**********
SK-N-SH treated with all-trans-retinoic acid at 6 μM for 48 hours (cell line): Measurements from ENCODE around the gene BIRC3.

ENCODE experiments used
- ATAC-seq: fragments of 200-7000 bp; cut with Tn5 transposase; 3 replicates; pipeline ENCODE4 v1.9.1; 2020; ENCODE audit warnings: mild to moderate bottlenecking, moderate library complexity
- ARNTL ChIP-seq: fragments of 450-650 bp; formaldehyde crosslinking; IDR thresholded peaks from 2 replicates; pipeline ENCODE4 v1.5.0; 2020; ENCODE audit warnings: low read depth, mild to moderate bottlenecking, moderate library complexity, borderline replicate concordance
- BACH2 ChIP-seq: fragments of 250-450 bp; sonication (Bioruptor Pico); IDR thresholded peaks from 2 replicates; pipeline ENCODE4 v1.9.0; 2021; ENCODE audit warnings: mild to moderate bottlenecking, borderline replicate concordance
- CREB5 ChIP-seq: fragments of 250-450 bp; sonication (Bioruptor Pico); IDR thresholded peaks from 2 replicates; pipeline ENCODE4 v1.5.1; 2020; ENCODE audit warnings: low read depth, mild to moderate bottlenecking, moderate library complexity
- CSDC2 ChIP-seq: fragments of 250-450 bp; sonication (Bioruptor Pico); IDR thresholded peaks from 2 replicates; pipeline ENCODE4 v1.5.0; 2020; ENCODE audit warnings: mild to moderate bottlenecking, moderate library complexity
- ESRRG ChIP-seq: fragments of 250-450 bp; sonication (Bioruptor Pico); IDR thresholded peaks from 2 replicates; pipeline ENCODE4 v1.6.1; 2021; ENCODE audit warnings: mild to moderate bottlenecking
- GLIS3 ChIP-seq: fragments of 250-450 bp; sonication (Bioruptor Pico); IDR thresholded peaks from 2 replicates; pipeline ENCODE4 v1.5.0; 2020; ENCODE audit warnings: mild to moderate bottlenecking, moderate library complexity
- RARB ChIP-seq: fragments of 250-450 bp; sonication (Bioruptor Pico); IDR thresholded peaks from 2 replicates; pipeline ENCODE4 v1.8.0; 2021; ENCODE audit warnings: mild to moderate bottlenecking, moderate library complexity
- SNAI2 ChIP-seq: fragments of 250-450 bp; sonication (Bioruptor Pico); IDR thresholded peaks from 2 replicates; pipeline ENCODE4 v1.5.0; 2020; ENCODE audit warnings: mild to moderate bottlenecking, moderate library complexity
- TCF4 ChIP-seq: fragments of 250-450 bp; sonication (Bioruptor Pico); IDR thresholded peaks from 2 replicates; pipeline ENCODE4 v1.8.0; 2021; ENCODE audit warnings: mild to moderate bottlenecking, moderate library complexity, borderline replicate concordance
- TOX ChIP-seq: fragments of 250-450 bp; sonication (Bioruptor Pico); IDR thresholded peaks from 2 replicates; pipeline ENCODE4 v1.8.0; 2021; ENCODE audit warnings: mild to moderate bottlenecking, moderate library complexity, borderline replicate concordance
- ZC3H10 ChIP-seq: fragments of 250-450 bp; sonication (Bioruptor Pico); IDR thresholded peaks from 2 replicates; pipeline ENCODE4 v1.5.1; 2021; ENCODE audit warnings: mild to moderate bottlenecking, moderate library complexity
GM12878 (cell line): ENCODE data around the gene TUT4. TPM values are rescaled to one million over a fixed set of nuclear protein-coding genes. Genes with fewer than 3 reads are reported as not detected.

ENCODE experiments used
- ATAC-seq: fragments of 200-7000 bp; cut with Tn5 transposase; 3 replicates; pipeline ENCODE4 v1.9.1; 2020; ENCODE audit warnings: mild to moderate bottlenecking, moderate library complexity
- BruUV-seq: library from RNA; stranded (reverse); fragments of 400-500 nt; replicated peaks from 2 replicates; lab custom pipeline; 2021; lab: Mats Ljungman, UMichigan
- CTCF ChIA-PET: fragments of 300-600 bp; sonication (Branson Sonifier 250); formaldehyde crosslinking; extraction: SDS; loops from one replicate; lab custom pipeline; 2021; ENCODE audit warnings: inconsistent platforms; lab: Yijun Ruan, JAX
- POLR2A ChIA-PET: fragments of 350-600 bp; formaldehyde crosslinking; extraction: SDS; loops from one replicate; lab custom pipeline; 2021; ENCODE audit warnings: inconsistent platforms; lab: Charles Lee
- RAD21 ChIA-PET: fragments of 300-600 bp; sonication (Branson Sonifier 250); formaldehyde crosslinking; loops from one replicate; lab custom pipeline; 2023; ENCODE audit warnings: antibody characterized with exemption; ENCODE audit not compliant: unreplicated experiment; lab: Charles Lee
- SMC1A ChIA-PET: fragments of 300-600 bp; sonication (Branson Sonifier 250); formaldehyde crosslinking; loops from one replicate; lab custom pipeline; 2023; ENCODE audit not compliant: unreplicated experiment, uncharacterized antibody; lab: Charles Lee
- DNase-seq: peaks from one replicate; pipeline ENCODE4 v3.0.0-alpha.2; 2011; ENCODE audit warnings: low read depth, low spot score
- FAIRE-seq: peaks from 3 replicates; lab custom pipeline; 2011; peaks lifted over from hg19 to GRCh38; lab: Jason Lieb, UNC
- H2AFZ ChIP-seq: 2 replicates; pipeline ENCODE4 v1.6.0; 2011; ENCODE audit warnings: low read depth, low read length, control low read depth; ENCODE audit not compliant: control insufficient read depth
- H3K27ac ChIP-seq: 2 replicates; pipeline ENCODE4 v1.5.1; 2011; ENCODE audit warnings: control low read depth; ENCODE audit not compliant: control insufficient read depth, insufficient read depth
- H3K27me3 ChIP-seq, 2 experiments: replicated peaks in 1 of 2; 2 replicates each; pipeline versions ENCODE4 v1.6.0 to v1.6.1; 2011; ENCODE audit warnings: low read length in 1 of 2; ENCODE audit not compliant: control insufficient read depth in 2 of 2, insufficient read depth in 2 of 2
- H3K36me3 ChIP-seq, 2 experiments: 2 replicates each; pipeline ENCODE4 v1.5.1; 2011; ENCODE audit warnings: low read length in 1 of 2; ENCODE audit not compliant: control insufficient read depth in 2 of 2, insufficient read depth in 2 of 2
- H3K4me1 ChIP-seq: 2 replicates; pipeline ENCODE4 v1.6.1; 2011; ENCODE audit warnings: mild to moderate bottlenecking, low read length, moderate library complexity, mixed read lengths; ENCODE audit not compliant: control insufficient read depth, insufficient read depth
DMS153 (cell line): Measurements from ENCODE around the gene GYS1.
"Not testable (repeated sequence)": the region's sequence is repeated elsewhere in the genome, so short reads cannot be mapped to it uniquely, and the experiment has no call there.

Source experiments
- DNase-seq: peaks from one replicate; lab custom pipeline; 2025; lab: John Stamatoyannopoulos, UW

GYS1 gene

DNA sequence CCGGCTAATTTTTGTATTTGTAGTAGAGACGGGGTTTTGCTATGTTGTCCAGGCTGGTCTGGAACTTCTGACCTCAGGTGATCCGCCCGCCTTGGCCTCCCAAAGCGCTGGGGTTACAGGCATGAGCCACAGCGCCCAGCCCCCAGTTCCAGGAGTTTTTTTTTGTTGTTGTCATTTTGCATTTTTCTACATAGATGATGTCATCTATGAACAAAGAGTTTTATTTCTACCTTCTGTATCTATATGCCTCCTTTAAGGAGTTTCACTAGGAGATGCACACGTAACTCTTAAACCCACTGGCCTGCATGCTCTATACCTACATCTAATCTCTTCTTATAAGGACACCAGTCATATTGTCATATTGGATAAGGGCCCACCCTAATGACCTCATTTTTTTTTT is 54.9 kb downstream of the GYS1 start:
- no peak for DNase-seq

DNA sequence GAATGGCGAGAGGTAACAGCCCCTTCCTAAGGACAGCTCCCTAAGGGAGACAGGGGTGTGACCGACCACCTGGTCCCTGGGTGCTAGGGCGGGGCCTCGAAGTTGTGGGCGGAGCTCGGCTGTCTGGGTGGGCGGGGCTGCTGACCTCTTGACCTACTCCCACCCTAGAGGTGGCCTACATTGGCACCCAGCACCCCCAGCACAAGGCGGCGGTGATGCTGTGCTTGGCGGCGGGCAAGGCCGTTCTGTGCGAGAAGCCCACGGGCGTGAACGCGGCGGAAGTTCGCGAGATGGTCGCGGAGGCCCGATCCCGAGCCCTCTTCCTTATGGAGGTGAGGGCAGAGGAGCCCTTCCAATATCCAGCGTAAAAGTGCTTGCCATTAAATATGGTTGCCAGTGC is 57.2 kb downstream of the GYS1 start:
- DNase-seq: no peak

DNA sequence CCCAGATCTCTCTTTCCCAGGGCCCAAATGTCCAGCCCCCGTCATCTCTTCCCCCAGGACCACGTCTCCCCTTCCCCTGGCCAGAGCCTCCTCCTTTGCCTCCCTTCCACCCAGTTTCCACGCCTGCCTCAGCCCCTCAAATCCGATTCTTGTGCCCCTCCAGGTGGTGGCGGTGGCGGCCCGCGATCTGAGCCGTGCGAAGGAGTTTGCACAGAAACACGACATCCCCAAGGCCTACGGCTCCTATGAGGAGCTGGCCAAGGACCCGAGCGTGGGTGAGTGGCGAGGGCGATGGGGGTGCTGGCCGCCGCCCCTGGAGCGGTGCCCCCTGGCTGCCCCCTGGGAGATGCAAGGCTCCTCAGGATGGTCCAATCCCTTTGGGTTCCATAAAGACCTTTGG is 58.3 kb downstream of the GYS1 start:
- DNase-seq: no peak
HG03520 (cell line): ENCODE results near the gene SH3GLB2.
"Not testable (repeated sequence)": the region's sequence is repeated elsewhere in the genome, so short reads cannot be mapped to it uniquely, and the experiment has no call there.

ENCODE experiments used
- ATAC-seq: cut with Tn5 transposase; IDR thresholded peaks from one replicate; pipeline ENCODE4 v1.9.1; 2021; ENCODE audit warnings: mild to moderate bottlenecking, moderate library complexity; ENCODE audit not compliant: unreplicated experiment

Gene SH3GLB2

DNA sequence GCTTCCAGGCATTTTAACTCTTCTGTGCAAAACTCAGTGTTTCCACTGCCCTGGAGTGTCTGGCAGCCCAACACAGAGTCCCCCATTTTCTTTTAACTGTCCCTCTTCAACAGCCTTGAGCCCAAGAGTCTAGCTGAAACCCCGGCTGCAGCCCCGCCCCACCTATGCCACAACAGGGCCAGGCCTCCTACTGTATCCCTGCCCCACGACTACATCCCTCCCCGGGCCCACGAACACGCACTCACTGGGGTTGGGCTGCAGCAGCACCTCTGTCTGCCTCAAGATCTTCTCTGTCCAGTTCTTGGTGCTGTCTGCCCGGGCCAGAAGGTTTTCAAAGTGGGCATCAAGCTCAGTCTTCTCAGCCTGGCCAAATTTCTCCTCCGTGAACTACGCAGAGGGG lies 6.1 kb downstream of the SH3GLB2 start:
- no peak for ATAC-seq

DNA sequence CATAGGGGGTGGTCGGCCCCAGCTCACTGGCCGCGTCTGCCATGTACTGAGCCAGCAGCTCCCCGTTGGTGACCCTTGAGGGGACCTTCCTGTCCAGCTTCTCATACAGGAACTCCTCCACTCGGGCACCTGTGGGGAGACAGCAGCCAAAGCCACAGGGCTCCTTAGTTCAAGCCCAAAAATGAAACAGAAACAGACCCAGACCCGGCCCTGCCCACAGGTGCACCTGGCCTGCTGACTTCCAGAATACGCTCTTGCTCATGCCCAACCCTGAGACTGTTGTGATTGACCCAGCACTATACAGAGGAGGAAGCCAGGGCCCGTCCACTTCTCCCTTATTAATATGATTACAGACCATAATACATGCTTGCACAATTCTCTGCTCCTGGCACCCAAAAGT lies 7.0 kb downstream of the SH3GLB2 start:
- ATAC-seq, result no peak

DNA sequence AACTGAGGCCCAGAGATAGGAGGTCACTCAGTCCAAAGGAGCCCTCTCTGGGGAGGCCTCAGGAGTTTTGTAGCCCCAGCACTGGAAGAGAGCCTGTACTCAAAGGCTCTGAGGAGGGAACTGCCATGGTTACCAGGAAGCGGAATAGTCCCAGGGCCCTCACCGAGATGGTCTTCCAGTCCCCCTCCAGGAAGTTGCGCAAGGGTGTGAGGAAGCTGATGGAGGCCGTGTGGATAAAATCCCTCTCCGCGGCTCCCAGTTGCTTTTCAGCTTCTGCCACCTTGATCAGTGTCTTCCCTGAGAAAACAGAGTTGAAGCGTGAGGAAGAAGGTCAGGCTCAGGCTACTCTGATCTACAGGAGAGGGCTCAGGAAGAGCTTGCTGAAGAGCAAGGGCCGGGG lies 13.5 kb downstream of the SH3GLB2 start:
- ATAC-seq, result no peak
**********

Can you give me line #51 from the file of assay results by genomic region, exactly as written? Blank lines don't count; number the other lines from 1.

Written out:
- ATAC-seq, result no peak